Hey Groucho, that was $70 BILLION, not million. I hate that it had to happen. It had to happen because of inept oversight of mortgage loans and their derivatives. THAT was the real evil and the greed there spread like unregulated cancer. And yes, it was on Bush's watch, but frankly he had very little power (as is usually the case with Presidents and the economy, good or bad). Again, THAT WAS THE ROLE OF CONGRESS who was and is dominated by the other party, but aided and abetted by the Rs. Equal culpability. But once that chain of events was started, there was no choice but to mop up - if you think the economy hurts now, do the math on an AIG collapse. That was not a corporate bailout. It bailed YOU and ME out. Yes really.

Thus is experience gained. You act wisely because you make good decisions. You make good decisions because you made bad decisions. There is no substitute. There is no accelerated program. That is why we need old guys around. (thankfully... :p:)

My major concern is the area where the President has the most power and influence: foreign policy and the armed forces. IMHO, you may disagree, but Bush screwed the pooch here (mostly, not entirely). Let me illustrate my fears from history.

JFK was regarded as a neophyte, and history showed this regard to be dangerously accurate. We almost had a nuclear war because Kennedy wanted to sit down unconditionally with the Soviets, and Khrushchev saw that as weakness he could capitalize on - and did (amazing parallel to Obama's stated foreign policy regarding Iran). So we had the Cuban Missile Crisis.

And this was after Kennedy's TEN YEARS of experience in the House and Senate. Fortunately in his case, he had enough experience to fall back on and add to it quickly. He did not blink when it really counted, having learned his lesson. But it was a HELL OF A GAMBLE and we could have LOST.

Sound familiar? History repeats itself. We are facing an enemy that has no nation, but has the sympathies of nations with, or on the verge of, nuclear weapons. Some of those nations officially tilt toward us, but could very easily tilt starkly the other direction. They actively hate us - for ideological, idealistic, and religious reasons, not because of things we have done (though we have given their propaganda plenty of fodder). They have access to nuclear materials. They regard talk as weakness and fear. They are not as easy to find on a map and confront as Nazi Germany was. If you review their propaganda however, you will shudder to see not only the parallels to Nazi Germany, but the actual use of the same materials. They share the very same goals. Yes really.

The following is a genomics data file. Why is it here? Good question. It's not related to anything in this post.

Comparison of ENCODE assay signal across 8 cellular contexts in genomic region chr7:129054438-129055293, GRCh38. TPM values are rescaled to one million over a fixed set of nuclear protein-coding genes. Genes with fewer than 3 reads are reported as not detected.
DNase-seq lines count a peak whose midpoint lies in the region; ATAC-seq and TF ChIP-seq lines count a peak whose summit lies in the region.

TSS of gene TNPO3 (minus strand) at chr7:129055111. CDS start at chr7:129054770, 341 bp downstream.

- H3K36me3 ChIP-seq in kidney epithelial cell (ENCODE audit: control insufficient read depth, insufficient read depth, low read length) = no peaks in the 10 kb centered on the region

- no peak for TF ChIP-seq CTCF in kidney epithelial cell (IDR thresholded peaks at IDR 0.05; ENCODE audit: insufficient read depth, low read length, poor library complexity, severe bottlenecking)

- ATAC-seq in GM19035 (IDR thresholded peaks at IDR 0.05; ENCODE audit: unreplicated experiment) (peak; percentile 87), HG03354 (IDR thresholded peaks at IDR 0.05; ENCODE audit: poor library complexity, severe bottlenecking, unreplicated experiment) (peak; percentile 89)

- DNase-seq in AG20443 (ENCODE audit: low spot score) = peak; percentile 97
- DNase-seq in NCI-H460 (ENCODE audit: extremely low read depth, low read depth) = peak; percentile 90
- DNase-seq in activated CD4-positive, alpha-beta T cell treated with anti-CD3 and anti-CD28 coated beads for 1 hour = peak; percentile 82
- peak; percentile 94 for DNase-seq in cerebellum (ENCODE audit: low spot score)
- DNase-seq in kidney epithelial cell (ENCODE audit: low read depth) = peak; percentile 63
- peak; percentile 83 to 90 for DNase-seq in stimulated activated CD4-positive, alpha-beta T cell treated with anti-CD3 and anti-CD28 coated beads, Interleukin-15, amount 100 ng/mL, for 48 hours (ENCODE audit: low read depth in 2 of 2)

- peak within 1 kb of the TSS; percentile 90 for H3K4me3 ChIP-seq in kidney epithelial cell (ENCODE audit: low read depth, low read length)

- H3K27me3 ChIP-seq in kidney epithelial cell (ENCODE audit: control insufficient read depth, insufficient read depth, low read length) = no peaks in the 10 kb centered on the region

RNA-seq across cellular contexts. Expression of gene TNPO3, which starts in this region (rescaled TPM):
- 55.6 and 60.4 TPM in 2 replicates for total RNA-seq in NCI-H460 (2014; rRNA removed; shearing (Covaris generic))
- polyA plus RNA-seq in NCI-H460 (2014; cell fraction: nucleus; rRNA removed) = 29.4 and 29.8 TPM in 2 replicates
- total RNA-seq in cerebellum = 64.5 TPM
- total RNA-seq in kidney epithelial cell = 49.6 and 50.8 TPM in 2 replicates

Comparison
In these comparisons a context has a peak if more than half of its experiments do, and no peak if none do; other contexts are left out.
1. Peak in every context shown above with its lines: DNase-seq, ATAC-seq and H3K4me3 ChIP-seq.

The leadership of the Free World absolutely requires executive, military and foreign policy experience. Any solutions do not make good sound bites. The problem is real, complex, thorny, and a matter of survival. IMHO. I am not sure the present candidates are up to the task frankly, but you probably see where I lean, given my choices.

The economy is important, vitally so. But actually having an economy is more so.

(BTW, I am a Kennedy Democrat by preference).

Caribou Sandstorm
09-17-2008, 12:20 PM
I hate to say taxes but I think we need a tax reform that eliminates the IRS and everything you consume has a tax, including food.

That way you capture the illegal population, they have to eat and they have to buy goods and services just like everyone else...